2 Corinthians 4:4 reads;
"The god of this age has blinded the minds of unbelievers, so that they cannot see the light of the gospel of the glory of Christ, who is the image of God."
I believe that this scripture contains not only the problem, but also the solution. I concede that it is difficult to see God in this earthly realm. Additionally God's adversary Satan has "blinded the minds of unbelievers." There is a real problem to overcome in this world, but there is also a real solution. Paul goes on to say, "so that they cannot see the light of the gospel of the glory of Christ, who is the image of God." Unbelievers have a hard time seeing God in this place, and I am convinced that even Christians lose sight of who God is from time to time, but we need to look no further than the person of Jesus "who is the image of God." If we want to clear the fog from our view of the eternal God we have that opportunity; we must look at Jesus. If we want to see God, really see God in the context of this world, we must look into the eyes of Jesus. The more we know about Jesus, the more we know about God.
So here it is, I believe it is possible that the Church in our culture has lost sight of who God is. I believe the Church in America today sees God through a different lens than previous generations and differently than those in other cultures today. Is it possible that we have Americanized our view of God to the extent that what we see is fundamentally different than the God of the Bible? And what would be the result of not seeing God the way He really is? Statistics from a Barna Group study indicate that over the past ten years not one county in the United States has increased in church attendance. That's alarming. Are we worshipping the one true God, or have we shaped God into a comfortable form which doesn't mess up our lives? I'm not sure the answer to these questions, but I do know that this problem is not specific to us.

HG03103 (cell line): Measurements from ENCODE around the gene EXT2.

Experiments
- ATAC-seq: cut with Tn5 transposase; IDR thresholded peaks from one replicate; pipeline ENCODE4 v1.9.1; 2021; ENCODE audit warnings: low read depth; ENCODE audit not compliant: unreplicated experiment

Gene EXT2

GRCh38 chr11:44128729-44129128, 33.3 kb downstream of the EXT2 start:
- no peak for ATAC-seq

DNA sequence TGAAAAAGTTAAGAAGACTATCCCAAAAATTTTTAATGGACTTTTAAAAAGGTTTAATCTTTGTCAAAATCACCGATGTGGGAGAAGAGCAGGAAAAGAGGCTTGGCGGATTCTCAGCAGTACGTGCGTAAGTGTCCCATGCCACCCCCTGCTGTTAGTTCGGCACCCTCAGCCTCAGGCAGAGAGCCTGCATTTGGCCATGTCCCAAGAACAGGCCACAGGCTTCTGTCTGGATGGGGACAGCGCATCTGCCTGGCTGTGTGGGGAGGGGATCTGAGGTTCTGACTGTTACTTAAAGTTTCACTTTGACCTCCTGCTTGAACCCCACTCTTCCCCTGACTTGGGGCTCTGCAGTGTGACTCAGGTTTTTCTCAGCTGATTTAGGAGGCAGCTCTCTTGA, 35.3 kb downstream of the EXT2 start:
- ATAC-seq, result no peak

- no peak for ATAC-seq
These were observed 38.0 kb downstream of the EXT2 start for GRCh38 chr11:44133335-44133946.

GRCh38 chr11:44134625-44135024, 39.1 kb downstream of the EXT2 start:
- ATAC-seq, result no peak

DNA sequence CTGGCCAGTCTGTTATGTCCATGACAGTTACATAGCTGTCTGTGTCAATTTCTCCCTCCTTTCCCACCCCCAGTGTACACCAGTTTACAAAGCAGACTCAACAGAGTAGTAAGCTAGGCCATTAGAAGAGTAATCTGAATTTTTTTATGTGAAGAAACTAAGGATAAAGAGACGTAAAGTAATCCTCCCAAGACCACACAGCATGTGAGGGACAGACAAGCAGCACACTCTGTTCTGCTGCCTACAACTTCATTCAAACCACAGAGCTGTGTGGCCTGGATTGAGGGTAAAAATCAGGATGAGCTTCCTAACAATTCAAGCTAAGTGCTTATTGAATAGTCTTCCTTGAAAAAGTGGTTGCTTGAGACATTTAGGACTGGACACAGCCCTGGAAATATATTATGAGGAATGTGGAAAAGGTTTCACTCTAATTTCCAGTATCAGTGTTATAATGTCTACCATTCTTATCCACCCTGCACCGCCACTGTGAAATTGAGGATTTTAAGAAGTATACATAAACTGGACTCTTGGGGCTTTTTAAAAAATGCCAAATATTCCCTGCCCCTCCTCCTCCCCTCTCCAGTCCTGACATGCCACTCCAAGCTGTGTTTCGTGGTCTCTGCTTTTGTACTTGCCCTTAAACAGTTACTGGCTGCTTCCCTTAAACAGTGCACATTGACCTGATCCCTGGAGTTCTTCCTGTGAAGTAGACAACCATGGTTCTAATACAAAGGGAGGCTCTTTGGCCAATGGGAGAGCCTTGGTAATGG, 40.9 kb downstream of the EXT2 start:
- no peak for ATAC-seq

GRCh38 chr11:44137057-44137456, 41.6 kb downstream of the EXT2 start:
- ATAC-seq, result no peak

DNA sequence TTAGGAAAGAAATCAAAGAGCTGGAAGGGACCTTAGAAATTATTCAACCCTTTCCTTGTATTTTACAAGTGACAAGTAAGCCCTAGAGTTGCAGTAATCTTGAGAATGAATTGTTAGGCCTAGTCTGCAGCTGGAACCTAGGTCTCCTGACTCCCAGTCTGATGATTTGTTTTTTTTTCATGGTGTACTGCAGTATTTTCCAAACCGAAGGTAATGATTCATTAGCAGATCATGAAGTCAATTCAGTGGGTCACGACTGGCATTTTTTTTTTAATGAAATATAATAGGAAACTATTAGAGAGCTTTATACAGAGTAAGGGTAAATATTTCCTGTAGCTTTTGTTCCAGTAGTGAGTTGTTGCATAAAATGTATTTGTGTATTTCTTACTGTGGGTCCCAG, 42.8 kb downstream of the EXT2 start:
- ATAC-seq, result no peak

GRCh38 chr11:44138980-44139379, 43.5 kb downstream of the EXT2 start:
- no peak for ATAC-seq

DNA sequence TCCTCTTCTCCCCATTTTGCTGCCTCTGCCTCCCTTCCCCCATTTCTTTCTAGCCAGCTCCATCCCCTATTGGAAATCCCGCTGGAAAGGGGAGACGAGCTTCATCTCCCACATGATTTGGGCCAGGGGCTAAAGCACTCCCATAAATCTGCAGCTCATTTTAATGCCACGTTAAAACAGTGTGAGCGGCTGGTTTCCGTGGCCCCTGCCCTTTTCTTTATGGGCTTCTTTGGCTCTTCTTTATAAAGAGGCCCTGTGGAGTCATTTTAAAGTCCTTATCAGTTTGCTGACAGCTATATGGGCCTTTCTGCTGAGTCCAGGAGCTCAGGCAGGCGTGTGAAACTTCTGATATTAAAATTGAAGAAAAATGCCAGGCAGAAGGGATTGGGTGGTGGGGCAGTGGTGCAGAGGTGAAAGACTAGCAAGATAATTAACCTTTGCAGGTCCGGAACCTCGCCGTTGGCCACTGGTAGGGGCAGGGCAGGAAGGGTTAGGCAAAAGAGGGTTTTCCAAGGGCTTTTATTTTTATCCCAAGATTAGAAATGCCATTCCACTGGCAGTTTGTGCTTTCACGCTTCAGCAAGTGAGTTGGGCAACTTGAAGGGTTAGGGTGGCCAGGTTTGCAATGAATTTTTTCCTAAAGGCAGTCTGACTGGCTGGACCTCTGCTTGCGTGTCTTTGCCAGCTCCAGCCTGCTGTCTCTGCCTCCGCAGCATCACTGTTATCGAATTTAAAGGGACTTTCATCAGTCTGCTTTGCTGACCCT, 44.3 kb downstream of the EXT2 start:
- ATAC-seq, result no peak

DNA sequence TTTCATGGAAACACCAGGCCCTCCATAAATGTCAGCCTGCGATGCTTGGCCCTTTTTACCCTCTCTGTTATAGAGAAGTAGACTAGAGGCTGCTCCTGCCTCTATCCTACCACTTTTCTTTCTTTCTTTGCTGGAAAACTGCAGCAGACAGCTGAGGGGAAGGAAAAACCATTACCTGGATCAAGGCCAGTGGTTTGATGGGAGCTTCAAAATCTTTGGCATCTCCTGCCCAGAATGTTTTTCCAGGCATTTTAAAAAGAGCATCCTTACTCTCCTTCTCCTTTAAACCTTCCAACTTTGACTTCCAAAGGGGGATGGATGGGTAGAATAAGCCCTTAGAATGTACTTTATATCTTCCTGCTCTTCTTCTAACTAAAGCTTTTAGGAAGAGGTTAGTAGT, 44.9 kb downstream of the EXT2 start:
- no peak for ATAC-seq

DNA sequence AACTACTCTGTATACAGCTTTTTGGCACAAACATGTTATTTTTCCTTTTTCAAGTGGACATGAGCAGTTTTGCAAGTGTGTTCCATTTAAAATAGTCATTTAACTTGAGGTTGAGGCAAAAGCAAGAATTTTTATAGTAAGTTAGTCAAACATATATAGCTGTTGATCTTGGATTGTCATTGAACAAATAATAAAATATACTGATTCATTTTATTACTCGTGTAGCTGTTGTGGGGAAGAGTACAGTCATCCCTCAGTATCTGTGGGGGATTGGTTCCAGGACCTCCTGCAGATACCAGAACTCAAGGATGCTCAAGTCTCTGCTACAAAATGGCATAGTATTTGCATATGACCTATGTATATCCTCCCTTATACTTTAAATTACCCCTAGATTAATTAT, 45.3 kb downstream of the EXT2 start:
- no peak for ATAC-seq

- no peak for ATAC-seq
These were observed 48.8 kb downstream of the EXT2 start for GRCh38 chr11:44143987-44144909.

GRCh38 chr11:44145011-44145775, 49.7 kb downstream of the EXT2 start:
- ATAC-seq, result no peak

The Old Testament shows us many examples of those who should know God, but somehow lost sight of Him. Numbers 14 records the Israelites grumbling against God because of the reports they had gotten from the scouts who went over into the promised land and reported it to be a land full of fertile ground, a land that "flowed with milk and honey," but also people who were strong.
"That night all the people of the community raised their voices and wept aloud. All the Israelites grumbled against Moses and Aaron, and the whole assembly said to them, 'If only we had died in Egypt! Or in the desert! Why is the Lord bringing us to this land only to let us fall by the sword? Our wives and children will be taken as plunder. Wouldn't it be better for us to go back to Egypt?'"
These people should be acutely aware of God and who He is and what He is capable of, but somehow they lost sight of Him. Did they forget where they had come from? Did they forget that God promised to their ancestor Abraham that he and his descendants would be blessed? That Abraham had been given a son in his old age and that this son Issac was the father of Jacob and Esau? What about how Jacob had tricked Esau into giving up the blessing of his father? And how after Issac blessed him Jacob wrestled with God and God changed his name to Israel. Israel had twelve sons whose descendants later became the twelve tribes of the nation of Israel. These are the same tribes who in Numbers 14 are grumbling against God. These sons of Israel sold one of the brothers to some merchants who in turn sold Joseph to Potipher an Egyptian. Had they forgotten that God blessed Joseph to the degree that he became ruler of all of Egypt, second only to Pharoah? And how years later after the rulers of Egypt had forgotten what Joseph had done for them they put the Israelites into slavery in Egypt. So God raised up a leader named Moses who confronted Pharoah and demanded he let the Israelites go. Had they forgotten the plagues God sent on Egypt? Had they forgotten the parting of the Red Sea and the victory God provided there againt the armies of Egypt? Could they have forgotten the way God led them through the wilderness? How God provided food everyday from nowhere? Could they not see the cloud during the day and the fire at night that went before them? After all this, here they stand on the banks of the Jordan River, looking over into the land that God had promised and they still doubt. They lost sight of Him. They only could see the present. They lost sight of their own history and didn't have enough faith to see their future. And are we any different?
Why do we struggle? Why do we question? Why can't we see things the way they really are?
We lose sight of God and who He is.
Creator of the universe.
Giver of life.
Full of grace.
Monday, January 15, 2007
10. It is possible to play an entire game and not have to touch the ball.